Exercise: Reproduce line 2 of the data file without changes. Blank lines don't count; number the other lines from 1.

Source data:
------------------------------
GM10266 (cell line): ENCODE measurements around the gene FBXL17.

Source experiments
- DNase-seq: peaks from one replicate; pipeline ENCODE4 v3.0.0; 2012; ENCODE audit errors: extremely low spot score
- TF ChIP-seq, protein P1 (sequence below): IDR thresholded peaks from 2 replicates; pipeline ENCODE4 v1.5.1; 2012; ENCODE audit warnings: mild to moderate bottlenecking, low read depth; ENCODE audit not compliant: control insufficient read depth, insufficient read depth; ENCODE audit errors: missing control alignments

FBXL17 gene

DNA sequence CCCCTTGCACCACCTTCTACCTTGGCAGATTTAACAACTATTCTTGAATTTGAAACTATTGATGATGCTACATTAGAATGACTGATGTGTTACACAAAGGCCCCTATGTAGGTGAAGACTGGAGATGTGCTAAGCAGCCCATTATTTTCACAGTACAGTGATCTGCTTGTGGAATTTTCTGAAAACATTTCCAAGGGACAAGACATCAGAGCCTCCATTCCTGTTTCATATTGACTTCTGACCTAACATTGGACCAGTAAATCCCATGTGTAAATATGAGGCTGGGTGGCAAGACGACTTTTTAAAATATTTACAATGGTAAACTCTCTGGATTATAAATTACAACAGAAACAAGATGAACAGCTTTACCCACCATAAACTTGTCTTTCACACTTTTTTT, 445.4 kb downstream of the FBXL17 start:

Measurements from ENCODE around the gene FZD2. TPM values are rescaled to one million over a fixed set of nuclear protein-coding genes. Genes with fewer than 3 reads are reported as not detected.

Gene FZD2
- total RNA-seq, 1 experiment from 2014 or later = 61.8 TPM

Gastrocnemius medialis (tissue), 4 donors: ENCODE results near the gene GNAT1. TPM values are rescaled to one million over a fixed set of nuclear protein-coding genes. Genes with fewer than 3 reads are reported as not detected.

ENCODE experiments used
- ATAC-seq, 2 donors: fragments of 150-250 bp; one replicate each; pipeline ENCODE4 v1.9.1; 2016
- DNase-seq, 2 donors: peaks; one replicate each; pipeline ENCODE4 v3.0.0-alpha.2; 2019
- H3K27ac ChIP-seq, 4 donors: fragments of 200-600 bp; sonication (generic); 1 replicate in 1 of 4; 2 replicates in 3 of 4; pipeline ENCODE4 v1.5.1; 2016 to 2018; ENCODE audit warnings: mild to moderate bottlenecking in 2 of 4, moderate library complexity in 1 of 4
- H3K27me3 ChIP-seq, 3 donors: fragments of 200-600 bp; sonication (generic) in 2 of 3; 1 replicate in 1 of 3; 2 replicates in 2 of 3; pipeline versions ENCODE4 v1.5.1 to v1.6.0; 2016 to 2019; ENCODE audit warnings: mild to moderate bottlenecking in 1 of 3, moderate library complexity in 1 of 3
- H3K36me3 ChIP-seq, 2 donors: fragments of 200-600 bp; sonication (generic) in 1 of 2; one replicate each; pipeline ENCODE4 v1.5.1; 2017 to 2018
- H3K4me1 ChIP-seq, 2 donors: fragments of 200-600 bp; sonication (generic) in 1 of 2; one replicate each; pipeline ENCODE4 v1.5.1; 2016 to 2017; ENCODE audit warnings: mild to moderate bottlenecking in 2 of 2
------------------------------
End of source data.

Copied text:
Source experiments